Singapore’s Straits Times, in covering that exhibition, quoted some of the oral histories; one interviewee was Tan Chong Tee, 93 last year, who in 1942 joined Force 136, a branch of Britain’s Special Operations Executive, the organisation established to support and supply local resistance in South-East Asia.
Burma Road drivers ferried SOE and Force 136 operatives on their missions. Tan said: “We had a saying that if a truck flipped over on the highway on the first day of the month, it would reach the bottom only on the 15th. It was a very dangerous road. It was not paved and not wide enough for two vehicles to pass each other. The drivers needed to have very good skills.”
Another volunteer quoted, Captain Pek Cheng Chuan, who left Singapore in 1939 when he was 28, described the harsh conditions:
“In the three and a half years since we returned to China, we had never entered a room to sleep in quarters; only when we were ill did we sleep in a hospital bed. We had our luggage with us and we slept in our vehicles. There were munitions in the vehicle and we just spread our blankets and slept on them. Frequently, the Japanese airplanes swooped down to machine-gun us....”
But Pek was one of the fortunate ones who managed to return home after the war. He died in Singapore in 2005.
The reality was that by the time the war ended in 1945, about one-third of these volunteers had given their lives in the line of duty; some remained in China to find a living and got married and settled there. Only about 1,200 eventually returned to South-East Asia.
Remembering the Nanqiao ji gong
Last year marked the 70th anniversary of the first batch of volunteers leaving for China from South-East Asia.
And this year, in conjunction with the 65th anniversary of the end of the Sino-Japanese War, Kunming City is financing a documentary to be made by Kunming Television and the Kunming Museum’s historical research committee on the Nanqiao ji gong.
“The documentary will feature live interviews with the Chinese volunteers as well as the overseas volunteers who served during the war,” says Tang Xiaomei, the executive vice president of the documentary’s research committee.
“We know most of the volunteers are no longer around today, but we also hope to get in touch with their family members and descendants.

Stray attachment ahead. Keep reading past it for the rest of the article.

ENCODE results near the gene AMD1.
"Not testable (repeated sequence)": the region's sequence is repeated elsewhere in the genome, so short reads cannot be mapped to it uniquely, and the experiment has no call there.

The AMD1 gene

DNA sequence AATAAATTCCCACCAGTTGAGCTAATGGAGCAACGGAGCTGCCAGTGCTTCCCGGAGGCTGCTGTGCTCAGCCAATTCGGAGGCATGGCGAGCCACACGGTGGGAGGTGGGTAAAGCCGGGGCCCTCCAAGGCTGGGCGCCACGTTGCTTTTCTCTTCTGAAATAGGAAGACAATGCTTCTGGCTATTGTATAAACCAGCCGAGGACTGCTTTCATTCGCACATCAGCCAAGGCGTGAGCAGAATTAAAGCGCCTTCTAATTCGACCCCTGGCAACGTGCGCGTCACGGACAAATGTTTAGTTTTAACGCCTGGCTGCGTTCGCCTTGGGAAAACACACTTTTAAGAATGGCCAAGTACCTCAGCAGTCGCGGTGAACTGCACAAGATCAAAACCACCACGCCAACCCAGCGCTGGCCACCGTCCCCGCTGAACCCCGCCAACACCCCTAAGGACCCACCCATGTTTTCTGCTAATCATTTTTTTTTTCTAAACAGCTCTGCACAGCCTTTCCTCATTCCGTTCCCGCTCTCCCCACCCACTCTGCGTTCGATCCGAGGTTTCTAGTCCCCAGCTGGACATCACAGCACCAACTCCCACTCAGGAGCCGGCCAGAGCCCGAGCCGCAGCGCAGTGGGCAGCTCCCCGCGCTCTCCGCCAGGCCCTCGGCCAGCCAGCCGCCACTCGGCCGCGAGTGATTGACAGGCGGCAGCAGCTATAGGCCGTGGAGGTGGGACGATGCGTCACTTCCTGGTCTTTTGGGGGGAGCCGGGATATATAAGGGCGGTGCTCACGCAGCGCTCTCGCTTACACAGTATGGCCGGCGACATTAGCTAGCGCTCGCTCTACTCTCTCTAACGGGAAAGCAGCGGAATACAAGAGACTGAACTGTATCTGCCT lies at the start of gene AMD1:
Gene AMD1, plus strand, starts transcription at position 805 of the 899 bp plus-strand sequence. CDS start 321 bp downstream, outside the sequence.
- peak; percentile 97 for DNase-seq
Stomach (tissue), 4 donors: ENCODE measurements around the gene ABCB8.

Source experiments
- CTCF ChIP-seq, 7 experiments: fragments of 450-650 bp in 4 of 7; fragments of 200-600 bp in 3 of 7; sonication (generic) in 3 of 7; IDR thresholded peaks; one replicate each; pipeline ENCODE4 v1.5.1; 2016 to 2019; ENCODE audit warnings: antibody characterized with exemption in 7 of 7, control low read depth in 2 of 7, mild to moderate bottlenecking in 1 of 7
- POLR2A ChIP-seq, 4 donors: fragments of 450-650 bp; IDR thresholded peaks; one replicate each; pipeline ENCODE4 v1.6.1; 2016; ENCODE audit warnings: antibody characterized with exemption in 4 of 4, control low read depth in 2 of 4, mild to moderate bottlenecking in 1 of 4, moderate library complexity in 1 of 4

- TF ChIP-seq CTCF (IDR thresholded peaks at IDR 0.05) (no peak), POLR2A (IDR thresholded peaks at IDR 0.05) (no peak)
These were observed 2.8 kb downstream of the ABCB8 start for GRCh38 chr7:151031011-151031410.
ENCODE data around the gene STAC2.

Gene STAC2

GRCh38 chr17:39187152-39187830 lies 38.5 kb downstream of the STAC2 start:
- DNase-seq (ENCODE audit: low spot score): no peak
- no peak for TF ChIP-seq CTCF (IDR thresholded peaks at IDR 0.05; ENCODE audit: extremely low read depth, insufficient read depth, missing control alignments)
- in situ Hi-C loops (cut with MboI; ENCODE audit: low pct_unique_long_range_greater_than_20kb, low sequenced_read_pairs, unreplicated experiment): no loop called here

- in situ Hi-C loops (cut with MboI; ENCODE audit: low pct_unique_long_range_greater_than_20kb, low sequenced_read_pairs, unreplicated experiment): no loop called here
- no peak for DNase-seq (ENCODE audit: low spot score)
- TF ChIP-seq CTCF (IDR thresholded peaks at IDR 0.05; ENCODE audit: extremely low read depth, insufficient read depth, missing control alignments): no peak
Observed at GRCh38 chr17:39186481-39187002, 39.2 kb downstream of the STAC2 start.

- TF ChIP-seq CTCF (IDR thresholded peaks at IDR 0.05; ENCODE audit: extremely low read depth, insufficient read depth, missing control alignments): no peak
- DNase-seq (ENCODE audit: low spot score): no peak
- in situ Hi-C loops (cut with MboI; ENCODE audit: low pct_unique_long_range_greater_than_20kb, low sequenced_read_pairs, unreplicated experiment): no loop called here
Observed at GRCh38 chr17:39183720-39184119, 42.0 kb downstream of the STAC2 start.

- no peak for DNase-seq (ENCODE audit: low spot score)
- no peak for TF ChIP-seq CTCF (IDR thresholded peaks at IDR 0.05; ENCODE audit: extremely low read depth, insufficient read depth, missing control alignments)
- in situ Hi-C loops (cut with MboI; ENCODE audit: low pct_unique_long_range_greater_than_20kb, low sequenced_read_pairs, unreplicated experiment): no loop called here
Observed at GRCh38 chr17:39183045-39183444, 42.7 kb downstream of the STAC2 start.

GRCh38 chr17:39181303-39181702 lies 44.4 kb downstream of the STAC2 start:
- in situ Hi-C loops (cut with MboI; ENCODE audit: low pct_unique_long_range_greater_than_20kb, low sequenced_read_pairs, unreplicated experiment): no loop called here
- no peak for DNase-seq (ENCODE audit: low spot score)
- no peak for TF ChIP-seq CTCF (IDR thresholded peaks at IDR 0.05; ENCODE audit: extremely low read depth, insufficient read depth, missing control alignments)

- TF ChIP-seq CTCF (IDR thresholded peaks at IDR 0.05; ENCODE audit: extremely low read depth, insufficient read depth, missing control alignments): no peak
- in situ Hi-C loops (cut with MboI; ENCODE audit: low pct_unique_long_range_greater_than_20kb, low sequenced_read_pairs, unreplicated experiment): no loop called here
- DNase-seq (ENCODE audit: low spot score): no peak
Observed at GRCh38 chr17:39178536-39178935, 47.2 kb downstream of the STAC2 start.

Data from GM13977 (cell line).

“According to current file information, of the more than 3,000 overseas mechanics from this part of the world, we believe more than 80% of them lived in Malaya,” says Tang.
Tang actually became involved in this research when she discovered that her own father had been an overseas volunteer who had come from Penang. After the war, he settled down in Kunming and married.
Tang and a team comprising the documentary’s director and editor and members of the Kunming Museum’s research committee have, to date, made two trips to Malaysia, when this writer met them.
With the help of local Chinese press and associations, the team managed to actually locate several Burma Road volunteers.
In December, they interviewed a volunteer in Sungai Siput, Perak, another in Malacca and family members and descendents of volunteers from Ipoh and Taiping in Perak, and in Seremban, Penang and Muar in Johor.
In May, the team returned to film interviews with three more living volunteers in Kuching and the small towns of Lundu and Serian in Sarawak.
Tracing non-Chinese volunteers
“One of the purposes of our trips here was to find some of the non-Chinese volunteers from Malaya,” says Tang.
According to Yunnan Province archives, records of the second brigade of Overseas Transportation Teams dated June 30, 1941, showed there were 97 non-Chinese mechanics – among them 55 Indians, 18 Malays, 11 Burmese and two Indonesians.
But if finding overseas Chinese volunteers in Malaysia was difficult, tracing non-Chinese volunteers has been almost impossible, especially as many never registered their full names.